Here are a few of my personal assets and liabilities:
Wise (on a good day)
Loyal to friends and family
Published two books
Many people have read my writing
Two young adult children who live independently
Judgmental of myself and others (on a bad day
Slow to complete projects and implement new ideas
Eat ice cream secretly (true confessions!)
Have not reached as many people with my message as I would like
Have not maintained relationships with some members of my extended family
I’m committed to increasing my personal net worth.
Want to try it? Take 10 minutes and make a quick list of your being/doing/having assets and liabilities.
Money easily becomes a focus for people’s anxiety. Our survival–personal and institutional–depends on money, so it draws our anxious attention. This ongoing chronic anxiety about survival shows up in a variety of ways in congregational life
Here are some of the ways:
- Secrecy around money.
- Denial of financial realities-thinking there isn’t enough when there is, or thinking there is enough when there isn’t.
- Overestimating or underestimating giving capacity.
- Regular “crises” around finances, real or imagined.
- Embezzlement or mismanagement (or simply unwillingness to open up the books to audit).
- Resisting necessary expenses like deferred maintenance.
- Persistent criticism of the way church leadership raises funds.
- Never talking about money, or, conversely, always talking about money.
- Blind trust in the leadership around money matters, or, conversely, extreme suspicion of leadership.
What’s a leader to do? You can’t make others be less anxious. What you can do: manage your own anxiety and be clear about what you will and won’t do (“I’m going to share with the congregation the facts about our mid-year financial report,” or, “I’m not going to ask people to make an extra gift for the third time this year.”). Let go of what you can’t control. One pastor recognized that he couldn’t make the board decide to spend funds on deferred maintenance. He said, “I strongly recommend you do this, and I know it’s your decision.” The board said no that year, but the following year, they were able to make a different decision.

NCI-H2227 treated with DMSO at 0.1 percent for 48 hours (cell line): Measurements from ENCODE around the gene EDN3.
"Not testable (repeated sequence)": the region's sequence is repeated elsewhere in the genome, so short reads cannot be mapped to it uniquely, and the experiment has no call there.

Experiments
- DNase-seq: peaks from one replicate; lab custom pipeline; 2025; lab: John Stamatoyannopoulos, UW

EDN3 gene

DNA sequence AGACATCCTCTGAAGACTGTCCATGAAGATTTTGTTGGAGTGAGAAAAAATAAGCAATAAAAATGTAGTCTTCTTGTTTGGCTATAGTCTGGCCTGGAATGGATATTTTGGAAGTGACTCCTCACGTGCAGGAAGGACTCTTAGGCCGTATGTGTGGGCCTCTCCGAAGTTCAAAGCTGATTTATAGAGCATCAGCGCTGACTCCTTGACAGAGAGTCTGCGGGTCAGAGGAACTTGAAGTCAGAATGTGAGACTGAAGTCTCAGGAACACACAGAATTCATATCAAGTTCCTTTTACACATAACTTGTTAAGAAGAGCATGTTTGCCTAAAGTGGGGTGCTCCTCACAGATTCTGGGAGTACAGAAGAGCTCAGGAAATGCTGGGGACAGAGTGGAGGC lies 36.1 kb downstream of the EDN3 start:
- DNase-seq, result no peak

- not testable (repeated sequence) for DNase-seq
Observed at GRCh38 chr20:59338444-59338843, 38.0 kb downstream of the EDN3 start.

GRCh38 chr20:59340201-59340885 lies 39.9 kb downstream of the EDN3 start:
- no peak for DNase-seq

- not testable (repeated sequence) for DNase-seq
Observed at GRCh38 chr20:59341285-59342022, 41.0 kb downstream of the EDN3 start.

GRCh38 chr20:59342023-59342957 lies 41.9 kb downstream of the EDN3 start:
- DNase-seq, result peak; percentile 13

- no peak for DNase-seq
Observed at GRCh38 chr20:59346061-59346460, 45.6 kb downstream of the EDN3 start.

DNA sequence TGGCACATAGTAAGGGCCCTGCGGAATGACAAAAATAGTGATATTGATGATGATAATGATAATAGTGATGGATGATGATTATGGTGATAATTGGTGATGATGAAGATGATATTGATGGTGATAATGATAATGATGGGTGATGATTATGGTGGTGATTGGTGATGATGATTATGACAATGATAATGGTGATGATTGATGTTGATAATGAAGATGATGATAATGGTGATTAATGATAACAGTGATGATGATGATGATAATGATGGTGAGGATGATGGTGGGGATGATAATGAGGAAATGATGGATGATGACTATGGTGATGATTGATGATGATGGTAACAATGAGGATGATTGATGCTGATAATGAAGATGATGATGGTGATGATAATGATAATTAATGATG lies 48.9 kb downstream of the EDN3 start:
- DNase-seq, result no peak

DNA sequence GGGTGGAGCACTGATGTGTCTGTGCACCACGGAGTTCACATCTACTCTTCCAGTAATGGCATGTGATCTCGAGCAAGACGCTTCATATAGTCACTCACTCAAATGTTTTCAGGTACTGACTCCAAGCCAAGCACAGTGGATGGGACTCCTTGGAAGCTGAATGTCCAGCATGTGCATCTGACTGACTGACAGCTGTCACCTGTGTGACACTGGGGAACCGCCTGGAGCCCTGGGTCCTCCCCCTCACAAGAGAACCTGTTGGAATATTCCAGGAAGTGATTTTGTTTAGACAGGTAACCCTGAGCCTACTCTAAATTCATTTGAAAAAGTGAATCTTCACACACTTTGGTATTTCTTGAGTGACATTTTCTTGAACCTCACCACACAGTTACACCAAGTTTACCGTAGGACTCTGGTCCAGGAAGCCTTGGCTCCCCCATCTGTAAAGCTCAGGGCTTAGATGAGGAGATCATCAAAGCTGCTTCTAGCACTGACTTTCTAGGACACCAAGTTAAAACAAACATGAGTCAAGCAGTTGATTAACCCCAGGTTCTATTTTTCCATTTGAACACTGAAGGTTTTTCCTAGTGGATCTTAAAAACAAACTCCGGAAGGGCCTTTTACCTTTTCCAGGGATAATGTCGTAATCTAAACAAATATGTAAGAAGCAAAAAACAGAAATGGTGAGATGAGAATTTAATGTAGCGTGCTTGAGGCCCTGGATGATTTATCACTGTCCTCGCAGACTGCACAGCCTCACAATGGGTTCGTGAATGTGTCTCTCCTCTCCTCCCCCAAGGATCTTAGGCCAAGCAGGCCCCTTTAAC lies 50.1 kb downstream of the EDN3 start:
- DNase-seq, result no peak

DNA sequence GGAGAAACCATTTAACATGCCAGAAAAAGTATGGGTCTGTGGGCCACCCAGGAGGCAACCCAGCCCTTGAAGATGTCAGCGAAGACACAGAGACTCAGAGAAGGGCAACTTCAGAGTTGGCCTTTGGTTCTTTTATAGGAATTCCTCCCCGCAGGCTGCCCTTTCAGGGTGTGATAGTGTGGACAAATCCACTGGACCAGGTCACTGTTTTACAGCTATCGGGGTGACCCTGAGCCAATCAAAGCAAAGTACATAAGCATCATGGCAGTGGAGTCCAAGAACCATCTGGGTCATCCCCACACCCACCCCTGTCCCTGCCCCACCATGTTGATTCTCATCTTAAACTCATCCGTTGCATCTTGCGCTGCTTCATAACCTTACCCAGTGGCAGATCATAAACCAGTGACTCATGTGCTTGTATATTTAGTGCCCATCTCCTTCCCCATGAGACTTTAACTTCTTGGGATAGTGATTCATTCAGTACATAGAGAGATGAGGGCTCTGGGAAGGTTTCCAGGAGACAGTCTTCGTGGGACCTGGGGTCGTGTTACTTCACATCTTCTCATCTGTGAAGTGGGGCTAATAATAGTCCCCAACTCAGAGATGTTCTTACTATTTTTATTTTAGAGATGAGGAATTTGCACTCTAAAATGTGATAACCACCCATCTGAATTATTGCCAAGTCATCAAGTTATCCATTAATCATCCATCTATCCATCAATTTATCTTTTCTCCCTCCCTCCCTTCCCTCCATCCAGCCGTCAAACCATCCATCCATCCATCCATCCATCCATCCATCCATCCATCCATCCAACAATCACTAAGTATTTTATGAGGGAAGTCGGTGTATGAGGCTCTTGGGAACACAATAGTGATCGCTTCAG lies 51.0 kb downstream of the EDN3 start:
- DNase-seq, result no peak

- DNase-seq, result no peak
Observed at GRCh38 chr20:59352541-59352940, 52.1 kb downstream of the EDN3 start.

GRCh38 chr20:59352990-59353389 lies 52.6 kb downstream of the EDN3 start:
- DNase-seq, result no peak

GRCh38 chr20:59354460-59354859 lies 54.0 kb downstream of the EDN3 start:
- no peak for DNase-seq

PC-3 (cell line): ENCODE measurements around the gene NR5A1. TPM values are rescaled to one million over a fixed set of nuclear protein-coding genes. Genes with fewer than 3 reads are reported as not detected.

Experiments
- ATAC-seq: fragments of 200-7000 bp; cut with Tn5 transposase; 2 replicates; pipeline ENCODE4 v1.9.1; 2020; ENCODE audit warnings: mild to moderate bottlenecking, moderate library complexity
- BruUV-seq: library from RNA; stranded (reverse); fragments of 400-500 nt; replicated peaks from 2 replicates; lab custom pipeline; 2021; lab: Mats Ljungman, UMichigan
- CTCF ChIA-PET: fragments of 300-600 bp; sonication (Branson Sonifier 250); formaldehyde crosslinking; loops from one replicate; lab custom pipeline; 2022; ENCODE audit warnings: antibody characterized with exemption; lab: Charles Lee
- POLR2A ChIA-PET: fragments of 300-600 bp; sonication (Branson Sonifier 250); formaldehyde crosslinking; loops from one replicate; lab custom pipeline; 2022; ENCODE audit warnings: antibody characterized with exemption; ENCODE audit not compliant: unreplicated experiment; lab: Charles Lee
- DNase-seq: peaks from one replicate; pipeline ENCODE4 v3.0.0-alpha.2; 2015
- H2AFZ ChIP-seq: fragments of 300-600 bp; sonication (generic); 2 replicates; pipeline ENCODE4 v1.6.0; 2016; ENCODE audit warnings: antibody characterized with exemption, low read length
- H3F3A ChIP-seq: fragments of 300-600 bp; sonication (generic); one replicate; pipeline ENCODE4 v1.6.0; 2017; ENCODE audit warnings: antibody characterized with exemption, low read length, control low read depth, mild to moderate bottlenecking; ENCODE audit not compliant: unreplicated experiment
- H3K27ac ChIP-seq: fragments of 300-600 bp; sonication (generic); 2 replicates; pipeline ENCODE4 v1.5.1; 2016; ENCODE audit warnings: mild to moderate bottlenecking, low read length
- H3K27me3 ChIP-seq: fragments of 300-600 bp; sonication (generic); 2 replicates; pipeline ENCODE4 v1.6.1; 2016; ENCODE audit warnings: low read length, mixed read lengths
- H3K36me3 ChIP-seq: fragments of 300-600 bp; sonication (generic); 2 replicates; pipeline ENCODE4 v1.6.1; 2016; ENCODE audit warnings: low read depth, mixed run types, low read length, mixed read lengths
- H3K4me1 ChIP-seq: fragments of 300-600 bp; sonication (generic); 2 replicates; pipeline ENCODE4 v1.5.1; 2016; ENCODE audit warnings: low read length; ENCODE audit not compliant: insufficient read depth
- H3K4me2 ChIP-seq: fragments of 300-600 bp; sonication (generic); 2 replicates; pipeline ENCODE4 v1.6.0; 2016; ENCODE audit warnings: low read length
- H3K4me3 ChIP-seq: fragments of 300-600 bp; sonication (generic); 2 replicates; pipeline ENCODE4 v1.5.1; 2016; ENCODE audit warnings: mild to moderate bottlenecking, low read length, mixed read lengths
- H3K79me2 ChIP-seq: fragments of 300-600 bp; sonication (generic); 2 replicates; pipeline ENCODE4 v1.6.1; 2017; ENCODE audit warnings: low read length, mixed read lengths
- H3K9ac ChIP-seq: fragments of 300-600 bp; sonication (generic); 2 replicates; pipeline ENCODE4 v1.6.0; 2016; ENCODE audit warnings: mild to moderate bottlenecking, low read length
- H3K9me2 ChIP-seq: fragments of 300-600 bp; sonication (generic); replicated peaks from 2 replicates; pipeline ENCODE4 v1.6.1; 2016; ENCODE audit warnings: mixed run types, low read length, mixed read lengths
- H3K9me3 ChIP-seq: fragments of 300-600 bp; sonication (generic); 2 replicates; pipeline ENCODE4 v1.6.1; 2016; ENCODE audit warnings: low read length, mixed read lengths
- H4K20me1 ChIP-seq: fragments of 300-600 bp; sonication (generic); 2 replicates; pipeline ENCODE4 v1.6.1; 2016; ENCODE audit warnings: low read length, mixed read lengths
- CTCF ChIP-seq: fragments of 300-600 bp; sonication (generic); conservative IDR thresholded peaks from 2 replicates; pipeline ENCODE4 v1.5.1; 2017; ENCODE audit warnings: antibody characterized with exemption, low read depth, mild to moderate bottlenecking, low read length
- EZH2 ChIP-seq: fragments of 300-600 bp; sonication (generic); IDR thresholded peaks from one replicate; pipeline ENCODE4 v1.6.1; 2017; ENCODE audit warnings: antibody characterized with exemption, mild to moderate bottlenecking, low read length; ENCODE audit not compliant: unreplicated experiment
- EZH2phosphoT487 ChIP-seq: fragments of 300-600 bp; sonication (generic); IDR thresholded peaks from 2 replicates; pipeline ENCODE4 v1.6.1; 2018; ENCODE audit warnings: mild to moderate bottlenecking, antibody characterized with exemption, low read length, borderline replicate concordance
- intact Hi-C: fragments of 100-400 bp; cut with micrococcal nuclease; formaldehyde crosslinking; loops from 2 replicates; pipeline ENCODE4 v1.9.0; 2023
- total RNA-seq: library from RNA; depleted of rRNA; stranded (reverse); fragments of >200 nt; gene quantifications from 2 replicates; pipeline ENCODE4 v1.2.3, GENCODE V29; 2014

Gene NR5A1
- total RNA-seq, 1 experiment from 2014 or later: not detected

Don’t tear your hair out. Many of these patterns have persisted for decades. In churches with more extreme patterns, there’s only so much you can do. Be patient, don’t be too willful, and make it a research project. Get curious about how do they do things, how long they’ve been doing it that way, and when you notice the pattern intensify or lessen. See what you can learn about yourself and how you relate to others who are anxious about money.
What do you notice about your church?
by Israel Galindo
(Guest post today by Israel Galindo, my co-teacher for the Columbia Theological Seminary online course on Money and Your Ministry, coming in October.)
I’m looking forward to co-teaching the online course Money and Your Ministry with Margaret Marcuson, the author of the book by the same name, which will serve as our text. The course will be offered by the Center for Lifelong Learning at Columbia Theological Seminary in October 2014. In preparation I’ve been reading two additional resources. First, I’ve revisited Loren Mead’s seminal work, Financial Meltdown in the Mainline?
In his book, Mead posited, ”In our use and misuse of these words–money, tithing, proportional giving, endowment, planned giving, fund raising, stewardship–we are crippled in addressing our financial problem because of our ambivalence and complex emotional feelings. … we are in deep water in the financial crisis that is rapidly approaching, this doublemindedness, and sometimes doubletalk, about money will handicap us in solving our financial problems almost as much as it already complicates our spiritual relationship to the world and to God.” (p. 88).
Mead observed, “In short, clergy are uncertain and uncomfortable about money, and their leadership in this area of responsibility is not as strong, clear, and effective as their leadership in many other areas.” (p. 103). Having consulted with clergy leaders for over twenty years, aside from dealing with difficult relationships and lacking expertise in organizational development, providing leadership in the area of money and ministry is the biggest challenge, and often the most precarious liability, for many pastors.